Aug 16, 2017 rated it it was amazing  ·  review of another edition
Shelves: graphic
I want to live in Brecht Evens' creepy, beautiful world.

Also, why is the title misspelled?
Dec 07, 2017 rated it really liked it
4.5 stars -- PANTHER is one of the strangest, and indeed unsettling, graphic novels I've encountered. The imagery itself is incredible. The panther never looks the same way twice, constantly shapeshifting in a dreamlike way, and frequently resembling another animal entirely. There are also a ton of little references and familiar imagery hidden throughout the book, such as the upstairs carpet in the girl's home which is lifted directly from The Shining.

The story can be read and interpreted in a v
Maggie Gordon
The art in this volume is absolutely stunning. Evens goes through a variety of styles of panther, and his illustrations are vivid and fluid. He captures motion exceptionally well, and his use of colour adds much to the emotional appeal of the book.

The story on the other hand... I had a hard to putting my finger on the story as it was rather abstract. There are books were I appreciate the narrative being hard to unpack (see: Beautiful Darkness), but I felt like Evens was being just abstruse enoug
Ariel Wiborn
Nov 26, 2016 rated it it was amazing
This was book 5 of my Top Horror comics short list (, and I am certainly unsettled. It's a quiet discomfort and slight sickness after reading this. Why? I think it's all the implications that are left to the imagination, all the things that humans do, but are thrown into animal form for this graphic novel. Well done, but I'm definitely the worse for it.
I didn't know what this book was about. I picked it up because of the gorgeous illustrations. So I sat down and started reading it with my 7-year-old daughter. It starts as a sad story, so I thought, "this book was made to help children cope with loss." Then the story becomes whimsical, with a shape-shifting panther that is quite funny. Initially. But he's also unhinged. And then he lies. And becomes violent. And the little girl's Dad is creepy. And soon an undercurrent of sexual abuse sets in. ...more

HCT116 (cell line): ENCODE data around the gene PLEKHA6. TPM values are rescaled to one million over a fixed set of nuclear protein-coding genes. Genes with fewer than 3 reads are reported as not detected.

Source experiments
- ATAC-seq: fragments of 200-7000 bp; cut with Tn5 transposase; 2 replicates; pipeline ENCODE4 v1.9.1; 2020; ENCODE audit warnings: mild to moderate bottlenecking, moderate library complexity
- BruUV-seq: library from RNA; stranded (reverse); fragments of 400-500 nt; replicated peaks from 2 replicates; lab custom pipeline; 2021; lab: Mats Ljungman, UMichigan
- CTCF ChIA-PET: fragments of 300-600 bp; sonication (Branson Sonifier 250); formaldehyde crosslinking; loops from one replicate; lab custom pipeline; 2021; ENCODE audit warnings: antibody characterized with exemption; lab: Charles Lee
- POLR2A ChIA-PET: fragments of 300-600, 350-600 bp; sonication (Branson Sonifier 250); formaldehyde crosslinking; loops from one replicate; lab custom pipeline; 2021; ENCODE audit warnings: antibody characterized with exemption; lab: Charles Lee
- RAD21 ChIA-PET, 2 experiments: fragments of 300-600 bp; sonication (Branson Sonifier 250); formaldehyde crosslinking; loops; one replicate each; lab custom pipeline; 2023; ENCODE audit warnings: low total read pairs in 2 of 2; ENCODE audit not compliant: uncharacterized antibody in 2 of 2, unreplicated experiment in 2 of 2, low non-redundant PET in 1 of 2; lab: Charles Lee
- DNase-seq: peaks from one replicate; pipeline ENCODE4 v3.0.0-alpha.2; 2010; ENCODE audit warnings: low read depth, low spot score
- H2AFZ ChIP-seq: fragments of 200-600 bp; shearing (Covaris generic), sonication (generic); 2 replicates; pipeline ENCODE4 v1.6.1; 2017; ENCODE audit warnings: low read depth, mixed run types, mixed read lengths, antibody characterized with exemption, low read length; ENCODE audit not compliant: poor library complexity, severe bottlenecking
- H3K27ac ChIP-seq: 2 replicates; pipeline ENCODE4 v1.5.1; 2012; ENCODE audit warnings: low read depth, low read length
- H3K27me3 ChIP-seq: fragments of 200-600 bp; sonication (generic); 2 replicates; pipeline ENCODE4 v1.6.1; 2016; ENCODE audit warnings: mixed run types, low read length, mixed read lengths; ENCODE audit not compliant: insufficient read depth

Sehr gruselig!
Jan 10, 2018 rated it it was amazing
SO GOOD. Good and terrifying and psychedelic and menacing and fascinating. Definitely for weirdos who like DeForge, Jacobs, and Vehlmann.
Lacey Louwagie
Around the Year Reading Challenge Item #50: A book originally written in a language other than English

Yes, this is a deeply unsettling book.

The artwork is garish and creepy, nightmare-like, really. There is far more going on than either the cluttered, overlapping images or the text will say. There are no easy answers, and ultimately I gave this book four stars instead of five because I was left with a few TOO MANY questions. (view spoiler)
This is not the right book to follow a "Black Panther" collection.
The word that keeps coming to mind about this book is "upsetting." You can't help but be affected by this beautifully illustrated story about the difficulties of childhood in the wake of traumas. Like any book about a child and her pretend friends, there's a hint of the disturbing, the violent.
From Panther's first appearance in Christine's life he's playful, but always menacing. An imaginary playmate always is the repository of a
Derek Royal
May 08, 2016 rated it really liked it
Great book! I've been meaning to get to Brecht Evens's work for some time, and our recent review of Panther on The Comics Alternative was the impetus I needed. You can hear our discussion at
Oct 01, 2017 rated it it was amazing  ·  review of another edition
creo que voy a tener pesadillas.
Dec 16, 2018 rated it really liked it  ·  review of another edition
I held off on writing a review for this one because I felt like I really needed to read it again before I could do it justice talking about it- but life is getting in the way.🤷🏽♀.

I went in Knowing that this wasn’t a children’s book (that seems to be the opposite case with many peoples reviews). But I knew early on before I bought the book, I got it because of the interesting drawings and colors. The illustrations really piqued my interest and I wanted to see “what it was all about”.

I wasn’t ne
I went looking for interviews bc I wanted to know why a man would write this book (a book on child sexual abuse that’s purposefully obscure) and found this: